|Institution:||Colorado State University|
|Keywords:||Microseisms; Waves; Inversion (Geophysics); Anisotropy|
|Full text PDF:||http://digitool.library.colostate.edu:80/R/?func=dbin-jump-full&object_id=458591|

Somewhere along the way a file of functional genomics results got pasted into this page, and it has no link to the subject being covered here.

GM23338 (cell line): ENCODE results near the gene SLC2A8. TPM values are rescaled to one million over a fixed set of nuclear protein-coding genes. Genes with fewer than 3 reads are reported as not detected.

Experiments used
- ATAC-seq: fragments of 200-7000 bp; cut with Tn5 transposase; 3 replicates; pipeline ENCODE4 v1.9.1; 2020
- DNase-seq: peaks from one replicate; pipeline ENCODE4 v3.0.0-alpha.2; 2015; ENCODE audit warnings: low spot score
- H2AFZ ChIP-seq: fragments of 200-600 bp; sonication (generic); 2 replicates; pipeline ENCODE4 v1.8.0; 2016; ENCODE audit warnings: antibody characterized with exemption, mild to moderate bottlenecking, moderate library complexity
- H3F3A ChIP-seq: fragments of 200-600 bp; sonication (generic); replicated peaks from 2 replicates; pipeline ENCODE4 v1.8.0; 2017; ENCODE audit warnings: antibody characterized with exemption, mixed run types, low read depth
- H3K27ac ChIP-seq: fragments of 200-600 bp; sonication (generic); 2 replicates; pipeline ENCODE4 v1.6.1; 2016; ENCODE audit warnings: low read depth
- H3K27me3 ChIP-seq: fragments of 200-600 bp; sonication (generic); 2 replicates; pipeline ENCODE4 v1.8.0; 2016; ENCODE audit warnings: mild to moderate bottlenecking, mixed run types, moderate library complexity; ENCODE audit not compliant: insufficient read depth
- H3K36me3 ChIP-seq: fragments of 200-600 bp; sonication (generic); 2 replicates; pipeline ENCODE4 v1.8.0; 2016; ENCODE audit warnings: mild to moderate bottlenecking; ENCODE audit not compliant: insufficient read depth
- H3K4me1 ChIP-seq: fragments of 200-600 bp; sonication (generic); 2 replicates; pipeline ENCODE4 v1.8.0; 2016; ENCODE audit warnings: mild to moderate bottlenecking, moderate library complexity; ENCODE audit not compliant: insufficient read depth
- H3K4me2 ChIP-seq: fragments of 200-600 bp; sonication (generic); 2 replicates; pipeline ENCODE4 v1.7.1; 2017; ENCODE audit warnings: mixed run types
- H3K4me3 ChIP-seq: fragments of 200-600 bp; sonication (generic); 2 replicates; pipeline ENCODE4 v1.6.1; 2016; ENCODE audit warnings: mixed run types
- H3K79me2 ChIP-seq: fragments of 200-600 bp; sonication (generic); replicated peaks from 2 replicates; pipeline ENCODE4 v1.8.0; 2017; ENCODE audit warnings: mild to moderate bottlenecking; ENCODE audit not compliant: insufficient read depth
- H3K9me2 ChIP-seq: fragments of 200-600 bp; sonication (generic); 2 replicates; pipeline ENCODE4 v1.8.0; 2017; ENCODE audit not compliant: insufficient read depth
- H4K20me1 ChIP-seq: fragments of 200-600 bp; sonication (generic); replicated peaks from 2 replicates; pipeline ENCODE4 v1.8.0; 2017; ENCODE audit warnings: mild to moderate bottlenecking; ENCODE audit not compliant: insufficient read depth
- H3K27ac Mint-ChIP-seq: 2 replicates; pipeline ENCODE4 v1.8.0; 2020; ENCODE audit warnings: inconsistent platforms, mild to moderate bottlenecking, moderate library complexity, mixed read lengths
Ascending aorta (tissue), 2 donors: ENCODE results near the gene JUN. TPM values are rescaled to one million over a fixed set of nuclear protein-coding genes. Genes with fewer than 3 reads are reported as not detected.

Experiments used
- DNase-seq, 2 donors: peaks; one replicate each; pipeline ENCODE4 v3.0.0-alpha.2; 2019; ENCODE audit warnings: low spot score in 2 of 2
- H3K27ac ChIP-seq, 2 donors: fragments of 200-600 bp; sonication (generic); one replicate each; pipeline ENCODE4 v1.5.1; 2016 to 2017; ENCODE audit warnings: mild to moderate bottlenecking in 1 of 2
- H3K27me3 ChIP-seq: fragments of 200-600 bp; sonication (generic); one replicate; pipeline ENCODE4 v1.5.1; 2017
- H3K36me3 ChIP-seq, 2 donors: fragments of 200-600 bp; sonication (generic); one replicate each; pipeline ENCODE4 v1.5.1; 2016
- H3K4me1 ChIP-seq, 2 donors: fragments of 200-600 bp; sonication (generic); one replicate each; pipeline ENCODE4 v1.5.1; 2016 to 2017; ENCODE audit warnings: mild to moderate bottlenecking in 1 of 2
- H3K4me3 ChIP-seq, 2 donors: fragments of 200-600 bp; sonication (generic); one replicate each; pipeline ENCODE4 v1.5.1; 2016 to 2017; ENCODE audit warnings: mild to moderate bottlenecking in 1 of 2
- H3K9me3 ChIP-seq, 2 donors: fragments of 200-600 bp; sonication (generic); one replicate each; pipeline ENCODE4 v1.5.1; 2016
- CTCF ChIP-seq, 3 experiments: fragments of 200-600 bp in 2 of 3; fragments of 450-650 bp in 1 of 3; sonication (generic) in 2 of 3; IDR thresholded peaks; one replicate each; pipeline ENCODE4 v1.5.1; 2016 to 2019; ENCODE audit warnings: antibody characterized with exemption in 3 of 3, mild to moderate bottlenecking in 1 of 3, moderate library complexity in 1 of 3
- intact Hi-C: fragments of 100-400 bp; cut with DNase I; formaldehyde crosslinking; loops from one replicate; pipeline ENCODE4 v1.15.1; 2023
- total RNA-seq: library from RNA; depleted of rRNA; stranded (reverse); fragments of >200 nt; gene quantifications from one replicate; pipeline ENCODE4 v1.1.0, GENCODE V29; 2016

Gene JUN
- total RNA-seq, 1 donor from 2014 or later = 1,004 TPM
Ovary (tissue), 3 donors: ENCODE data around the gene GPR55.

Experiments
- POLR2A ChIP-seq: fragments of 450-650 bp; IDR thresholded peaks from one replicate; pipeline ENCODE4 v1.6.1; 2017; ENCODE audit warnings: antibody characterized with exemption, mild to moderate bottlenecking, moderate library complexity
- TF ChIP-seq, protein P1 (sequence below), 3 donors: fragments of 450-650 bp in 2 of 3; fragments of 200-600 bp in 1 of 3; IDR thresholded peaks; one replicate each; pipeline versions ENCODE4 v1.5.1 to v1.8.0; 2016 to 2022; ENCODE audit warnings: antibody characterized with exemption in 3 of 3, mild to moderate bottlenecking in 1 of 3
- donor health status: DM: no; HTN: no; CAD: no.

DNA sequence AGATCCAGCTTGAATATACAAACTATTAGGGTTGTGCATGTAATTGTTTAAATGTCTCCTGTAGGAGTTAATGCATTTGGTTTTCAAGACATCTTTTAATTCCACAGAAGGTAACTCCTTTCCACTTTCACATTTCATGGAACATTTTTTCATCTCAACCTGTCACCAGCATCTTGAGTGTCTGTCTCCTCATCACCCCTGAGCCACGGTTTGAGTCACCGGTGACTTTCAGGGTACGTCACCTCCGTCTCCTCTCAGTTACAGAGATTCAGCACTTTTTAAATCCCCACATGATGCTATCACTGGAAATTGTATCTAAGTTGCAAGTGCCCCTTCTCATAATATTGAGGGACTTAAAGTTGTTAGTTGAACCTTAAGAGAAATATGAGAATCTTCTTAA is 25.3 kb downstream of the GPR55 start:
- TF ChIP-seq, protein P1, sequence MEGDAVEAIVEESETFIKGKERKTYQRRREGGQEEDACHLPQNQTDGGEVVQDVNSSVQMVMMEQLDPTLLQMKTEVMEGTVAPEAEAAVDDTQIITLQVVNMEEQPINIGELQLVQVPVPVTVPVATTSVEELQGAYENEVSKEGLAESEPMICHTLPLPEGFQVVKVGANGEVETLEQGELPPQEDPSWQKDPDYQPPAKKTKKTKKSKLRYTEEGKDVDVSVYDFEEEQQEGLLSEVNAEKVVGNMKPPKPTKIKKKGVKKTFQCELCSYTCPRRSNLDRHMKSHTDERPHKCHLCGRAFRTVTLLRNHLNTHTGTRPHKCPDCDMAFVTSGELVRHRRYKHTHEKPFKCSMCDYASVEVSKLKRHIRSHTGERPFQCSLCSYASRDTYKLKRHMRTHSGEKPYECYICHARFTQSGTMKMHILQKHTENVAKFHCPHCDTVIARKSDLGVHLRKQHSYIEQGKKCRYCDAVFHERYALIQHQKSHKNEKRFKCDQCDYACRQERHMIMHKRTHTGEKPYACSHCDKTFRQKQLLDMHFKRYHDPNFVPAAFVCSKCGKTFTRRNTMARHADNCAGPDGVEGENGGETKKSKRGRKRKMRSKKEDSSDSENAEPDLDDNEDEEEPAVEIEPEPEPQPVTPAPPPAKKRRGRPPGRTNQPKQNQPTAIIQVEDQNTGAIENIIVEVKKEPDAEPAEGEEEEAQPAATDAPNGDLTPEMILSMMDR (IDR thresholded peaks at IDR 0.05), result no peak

In microseismic data processing, source locations and origin times are usually obtained using kinematic techniques, whereas moment-tensor estimates are typically based on linear inversion of P- and S-wave amplitudes. Waveform inversion (WI), which has been used primarily for high-resolution velocity analysis, has the potential to provide more accurate source parameters along with an improved velocity model by incorporating both phase and amplitude information. The first issue addressed in the thesis is efficient calculation of the gradient of the WI objective function with respect to the model parameters. Application of the adjoint-state method helps obtain closed-form expressions for the gradient with respect to the source location, origin time, and moment tensor. Computation of the forward and adjoint wavefields is performed with a finite-difference algorithm that handles elastic VTI (transversely isotropic with a vertical symmetry axis) models. Numerical examples illustrate the properties of the gradient for multicomponent data recorded by a vertical receiver array placed in homogeneous and horizontally layered VTI media. Then WI is implemented to estimate the location, origin time, and seismic moment tensor of microseismic sources embedded in 2D VTI media. Both a constant and variable step-length computed by line-search followed by the nonlinear conjugate method (NCG) are used for model updating. Although in the current algorithm the interval VTI parameters are assumed to be known, they can be included in WI at almost no additional cost. Velocity estimation, however, is likely to make the objective function more complicated and increase ambiguity of the inversion. Synthetic tests for data recorded by vertical receiver arrays show that it is possible to tightly constrain all source parameters, if a sufficiently accurate initial model is available. In particular, the source location in layered VTI media can be estimated simultaneously with the moment tensor. The resolution of event location, however, somewhat decreases when the origin time is unknown or there is an error in one of the VTI parameters.